Summary of transistor characteristics184
Transistor testing184
Transistor testing with ohmmeters185
Field-Effect Transistors187
The junction field-effect transistor188
Characteristics of junction field-effect transistors189
JFET circuit configurations190
Insulated-gate field-effect transistors192
Depletion-mode IGFET operation192
Enhancement-mode insulated-gate field-effect transistors194
Care and handling of insulated-gate semiconductor devices196
Optoelectronic Devices197
Photodiodes198
Light-emitting diodes199
LCD displays199
Integrated Circuits200
Types of integrated circuits200
A typical IC--the 555 timer202
Packaging of integrated circuits202
Linear and digital integrated circuits202
Chapter 6Power Supplies205
Definitions206
Power-Supply Design Considerations209
The power transformer209
Rectifier circuits210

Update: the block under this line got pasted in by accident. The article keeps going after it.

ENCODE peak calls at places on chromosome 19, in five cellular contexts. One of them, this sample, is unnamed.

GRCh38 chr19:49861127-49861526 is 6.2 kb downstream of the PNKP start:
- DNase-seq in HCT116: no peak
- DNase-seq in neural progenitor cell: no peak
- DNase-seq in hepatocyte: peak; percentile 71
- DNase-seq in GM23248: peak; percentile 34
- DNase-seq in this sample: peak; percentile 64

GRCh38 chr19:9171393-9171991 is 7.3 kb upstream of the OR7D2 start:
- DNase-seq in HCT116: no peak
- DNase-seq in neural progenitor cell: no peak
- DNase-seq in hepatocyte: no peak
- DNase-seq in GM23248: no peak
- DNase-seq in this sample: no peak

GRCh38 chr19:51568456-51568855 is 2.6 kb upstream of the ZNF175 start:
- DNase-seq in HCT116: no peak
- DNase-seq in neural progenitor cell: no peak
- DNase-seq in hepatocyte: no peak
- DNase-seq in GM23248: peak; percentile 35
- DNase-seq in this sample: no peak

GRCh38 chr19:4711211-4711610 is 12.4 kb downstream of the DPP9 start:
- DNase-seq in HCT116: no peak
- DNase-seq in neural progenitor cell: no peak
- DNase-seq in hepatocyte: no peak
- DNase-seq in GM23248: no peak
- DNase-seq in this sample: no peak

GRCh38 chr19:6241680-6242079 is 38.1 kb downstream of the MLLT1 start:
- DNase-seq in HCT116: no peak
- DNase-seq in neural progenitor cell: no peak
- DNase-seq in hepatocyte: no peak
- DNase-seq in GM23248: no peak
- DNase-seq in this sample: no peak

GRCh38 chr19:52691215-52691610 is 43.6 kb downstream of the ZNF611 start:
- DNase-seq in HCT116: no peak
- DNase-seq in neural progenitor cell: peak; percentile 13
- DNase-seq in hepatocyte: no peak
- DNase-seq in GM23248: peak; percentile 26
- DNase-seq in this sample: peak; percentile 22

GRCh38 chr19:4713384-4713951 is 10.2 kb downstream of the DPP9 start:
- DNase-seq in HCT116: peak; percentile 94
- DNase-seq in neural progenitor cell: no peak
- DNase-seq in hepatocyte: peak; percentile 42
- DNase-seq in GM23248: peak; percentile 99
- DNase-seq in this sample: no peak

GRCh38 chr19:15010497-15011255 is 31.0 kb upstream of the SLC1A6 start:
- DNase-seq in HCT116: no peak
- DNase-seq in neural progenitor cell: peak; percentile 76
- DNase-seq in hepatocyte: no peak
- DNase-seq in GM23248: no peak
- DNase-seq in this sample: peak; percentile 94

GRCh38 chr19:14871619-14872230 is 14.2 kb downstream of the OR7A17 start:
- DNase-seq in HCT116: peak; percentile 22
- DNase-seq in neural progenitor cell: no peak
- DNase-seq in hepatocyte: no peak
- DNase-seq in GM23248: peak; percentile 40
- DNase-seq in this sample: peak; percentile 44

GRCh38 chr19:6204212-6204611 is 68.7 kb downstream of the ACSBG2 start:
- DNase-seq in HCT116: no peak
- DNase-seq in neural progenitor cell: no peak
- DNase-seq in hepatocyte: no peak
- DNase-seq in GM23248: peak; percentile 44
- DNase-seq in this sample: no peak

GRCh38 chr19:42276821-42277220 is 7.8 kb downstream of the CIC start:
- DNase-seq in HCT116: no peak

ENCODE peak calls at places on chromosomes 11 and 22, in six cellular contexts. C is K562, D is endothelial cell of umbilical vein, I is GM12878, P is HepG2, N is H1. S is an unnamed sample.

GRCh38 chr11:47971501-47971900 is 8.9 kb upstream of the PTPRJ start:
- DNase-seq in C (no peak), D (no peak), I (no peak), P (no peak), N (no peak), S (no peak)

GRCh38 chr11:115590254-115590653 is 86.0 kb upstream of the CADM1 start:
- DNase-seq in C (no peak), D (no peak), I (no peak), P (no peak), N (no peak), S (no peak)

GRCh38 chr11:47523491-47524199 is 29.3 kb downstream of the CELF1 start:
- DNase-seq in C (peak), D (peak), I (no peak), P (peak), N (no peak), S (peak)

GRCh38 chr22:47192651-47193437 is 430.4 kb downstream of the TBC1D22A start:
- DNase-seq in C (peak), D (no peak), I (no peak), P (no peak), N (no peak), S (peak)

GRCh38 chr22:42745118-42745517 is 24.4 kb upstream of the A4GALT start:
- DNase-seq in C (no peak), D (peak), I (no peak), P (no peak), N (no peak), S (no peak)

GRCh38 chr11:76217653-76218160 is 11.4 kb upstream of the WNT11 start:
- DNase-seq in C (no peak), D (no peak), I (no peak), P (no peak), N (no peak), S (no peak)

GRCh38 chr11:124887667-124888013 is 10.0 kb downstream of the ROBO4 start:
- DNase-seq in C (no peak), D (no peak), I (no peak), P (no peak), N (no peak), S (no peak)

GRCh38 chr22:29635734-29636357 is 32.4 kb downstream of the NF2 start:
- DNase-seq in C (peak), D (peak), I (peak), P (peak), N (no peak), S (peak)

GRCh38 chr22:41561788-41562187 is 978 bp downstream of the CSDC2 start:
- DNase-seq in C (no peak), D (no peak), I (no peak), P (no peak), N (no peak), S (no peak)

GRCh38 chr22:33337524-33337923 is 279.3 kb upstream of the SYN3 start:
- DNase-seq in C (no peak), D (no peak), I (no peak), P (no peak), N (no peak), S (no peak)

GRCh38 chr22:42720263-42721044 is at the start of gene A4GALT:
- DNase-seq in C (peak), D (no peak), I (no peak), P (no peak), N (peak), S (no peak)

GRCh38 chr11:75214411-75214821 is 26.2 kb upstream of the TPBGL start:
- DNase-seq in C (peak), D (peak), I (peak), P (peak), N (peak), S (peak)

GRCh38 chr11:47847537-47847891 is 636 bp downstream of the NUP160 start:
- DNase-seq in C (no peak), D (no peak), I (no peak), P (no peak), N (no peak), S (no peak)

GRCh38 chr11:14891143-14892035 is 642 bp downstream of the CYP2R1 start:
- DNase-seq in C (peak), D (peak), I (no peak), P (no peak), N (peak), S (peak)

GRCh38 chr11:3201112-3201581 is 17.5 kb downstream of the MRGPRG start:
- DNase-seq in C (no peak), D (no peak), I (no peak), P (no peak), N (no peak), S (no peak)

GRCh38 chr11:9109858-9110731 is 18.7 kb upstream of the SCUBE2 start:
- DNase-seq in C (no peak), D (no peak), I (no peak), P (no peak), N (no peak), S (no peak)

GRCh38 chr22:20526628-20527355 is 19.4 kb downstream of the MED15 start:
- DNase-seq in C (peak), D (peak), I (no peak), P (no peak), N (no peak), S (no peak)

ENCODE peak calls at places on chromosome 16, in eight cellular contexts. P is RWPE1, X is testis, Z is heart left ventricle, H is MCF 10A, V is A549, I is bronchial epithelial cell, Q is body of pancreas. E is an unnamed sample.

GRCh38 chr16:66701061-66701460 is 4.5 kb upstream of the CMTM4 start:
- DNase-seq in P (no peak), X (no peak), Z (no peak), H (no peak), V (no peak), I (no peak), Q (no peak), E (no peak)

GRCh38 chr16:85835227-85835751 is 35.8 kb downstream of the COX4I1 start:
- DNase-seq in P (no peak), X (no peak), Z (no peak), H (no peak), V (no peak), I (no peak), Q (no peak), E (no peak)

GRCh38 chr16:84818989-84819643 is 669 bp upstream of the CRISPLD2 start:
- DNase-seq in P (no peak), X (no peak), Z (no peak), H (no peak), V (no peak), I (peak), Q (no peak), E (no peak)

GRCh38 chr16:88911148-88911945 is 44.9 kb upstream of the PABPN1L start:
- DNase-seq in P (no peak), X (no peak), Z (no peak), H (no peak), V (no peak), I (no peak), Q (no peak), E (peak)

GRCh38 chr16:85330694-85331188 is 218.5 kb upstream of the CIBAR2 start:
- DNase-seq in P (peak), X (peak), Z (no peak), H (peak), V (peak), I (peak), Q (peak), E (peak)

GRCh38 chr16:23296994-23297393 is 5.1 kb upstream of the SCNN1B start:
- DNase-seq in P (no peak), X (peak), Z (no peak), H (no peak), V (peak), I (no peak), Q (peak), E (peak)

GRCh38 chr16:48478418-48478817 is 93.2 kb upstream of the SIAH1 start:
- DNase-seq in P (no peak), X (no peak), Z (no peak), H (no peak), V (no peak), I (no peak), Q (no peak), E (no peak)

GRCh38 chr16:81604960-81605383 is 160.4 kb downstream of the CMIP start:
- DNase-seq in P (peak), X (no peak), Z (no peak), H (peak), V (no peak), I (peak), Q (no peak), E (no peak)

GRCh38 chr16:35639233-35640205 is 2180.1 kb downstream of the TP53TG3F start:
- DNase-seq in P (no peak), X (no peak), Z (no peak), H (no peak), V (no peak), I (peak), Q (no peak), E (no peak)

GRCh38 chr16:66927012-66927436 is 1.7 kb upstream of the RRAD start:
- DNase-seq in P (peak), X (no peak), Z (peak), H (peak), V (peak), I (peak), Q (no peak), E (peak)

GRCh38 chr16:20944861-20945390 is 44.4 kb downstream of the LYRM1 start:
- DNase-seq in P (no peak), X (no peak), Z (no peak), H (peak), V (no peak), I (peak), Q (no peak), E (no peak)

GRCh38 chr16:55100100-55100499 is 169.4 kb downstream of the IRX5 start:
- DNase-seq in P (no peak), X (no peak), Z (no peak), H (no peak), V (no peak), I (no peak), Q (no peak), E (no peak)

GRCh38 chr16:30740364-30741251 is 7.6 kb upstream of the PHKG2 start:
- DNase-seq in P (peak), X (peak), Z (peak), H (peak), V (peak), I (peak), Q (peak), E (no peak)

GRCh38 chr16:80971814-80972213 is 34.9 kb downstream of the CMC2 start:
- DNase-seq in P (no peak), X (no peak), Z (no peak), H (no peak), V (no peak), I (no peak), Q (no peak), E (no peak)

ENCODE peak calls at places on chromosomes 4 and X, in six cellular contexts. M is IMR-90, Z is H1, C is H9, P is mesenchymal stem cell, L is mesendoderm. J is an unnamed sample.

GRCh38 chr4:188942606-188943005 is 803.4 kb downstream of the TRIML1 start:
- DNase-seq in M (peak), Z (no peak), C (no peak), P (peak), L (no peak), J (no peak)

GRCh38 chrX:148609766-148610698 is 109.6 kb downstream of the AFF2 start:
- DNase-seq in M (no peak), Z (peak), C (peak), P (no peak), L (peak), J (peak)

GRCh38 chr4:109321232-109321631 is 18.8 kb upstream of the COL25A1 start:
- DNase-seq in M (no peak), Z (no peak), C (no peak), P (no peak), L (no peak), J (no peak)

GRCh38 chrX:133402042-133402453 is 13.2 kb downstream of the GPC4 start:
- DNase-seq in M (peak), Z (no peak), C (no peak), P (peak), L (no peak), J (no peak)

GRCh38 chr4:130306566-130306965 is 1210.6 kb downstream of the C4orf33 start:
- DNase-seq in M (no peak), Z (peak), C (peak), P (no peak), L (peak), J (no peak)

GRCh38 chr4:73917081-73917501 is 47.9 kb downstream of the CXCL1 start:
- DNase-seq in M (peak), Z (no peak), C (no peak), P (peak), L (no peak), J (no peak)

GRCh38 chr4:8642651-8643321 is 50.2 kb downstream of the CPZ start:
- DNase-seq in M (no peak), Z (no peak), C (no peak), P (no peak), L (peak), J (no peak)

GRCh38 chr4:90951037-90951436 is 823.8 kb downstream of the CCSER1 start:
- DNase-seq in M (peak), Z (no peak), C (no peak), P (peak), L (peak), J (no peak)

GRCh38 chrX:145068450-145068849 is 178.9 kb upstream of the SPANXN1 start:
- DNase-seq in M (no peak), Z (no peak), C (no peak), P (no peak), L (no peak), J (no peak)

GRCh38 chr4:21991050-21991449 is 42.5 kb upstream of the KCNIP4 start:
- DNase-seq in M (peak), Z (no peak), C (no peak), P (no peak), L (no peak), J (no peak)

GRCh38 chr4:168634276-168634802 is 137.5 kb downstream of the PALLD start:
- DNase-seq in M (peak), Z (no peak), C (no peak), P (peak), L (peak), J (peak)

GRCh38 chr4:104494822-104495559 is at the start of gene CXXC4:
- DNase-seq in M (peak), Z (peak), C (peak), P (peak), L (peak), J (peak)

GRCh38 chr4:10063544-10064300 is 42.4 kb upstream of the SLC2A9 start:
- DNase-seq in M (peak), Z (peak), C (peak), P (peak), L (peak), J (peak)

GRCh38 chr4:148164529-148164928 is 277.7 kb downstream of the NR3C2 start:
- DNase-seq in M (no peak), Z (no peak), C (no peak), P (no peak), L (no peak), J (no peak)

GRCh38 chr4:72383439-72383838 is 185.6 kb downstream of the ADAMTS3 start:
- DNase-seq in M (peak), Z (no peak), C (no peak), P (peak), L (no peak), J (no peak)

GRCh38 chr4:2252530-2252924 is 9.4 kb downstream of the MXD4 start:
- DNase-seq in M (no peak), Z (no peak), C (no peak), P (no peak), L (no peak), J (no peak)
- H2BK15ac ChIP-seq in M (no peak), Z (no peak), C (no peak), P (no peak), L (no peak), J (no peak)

Filter circuits213
Electronic voltage regulators218
A word of caution223
Chapter 7Electronic Circuits227
Definitions227
Audio- and Radio-Frequency Amplifiers232
Basic Types of Amplifiers234
The ideal amplifier234
The Decibel236
Voltage and Current Ratios in Decibels239
Amplifier Power Levels242
Class-A, -B, -AB, and -C Amplifiers243
Amplifier Efficiency of Operation244
Interstage Coupling Techniques245
Direct coupling245
Resistance-capacitance (RC) coupling247
Transformer coupling247
Impedance coupling247
Push-Pull Operation248
Integrated-Circuit Amplifiers249
An IC Audio Amplifier for the Ham Shack250
The Oscillator: An Amplifier with Feedback253
The Basic Oscillator Circuit254
Oscillator Characteristics255
The Tuned LC Oscillator255
Oscillator Circuits257
Chapter 8Introduction to Radio Transmitters269
Definitions272
The CW Transmitter275
The Master Oscillator Power Amplifier Transmitter276
Amplitude-Modulated Transmitters280
Conventional AM transmitters280
AM carrier and sideband signals282
Single-Sideband Modulation283
Frequency Modulation288
FM transmitters289
Transmitter Performance Tests290
Transmitter frequency measurements290
Frequency counters291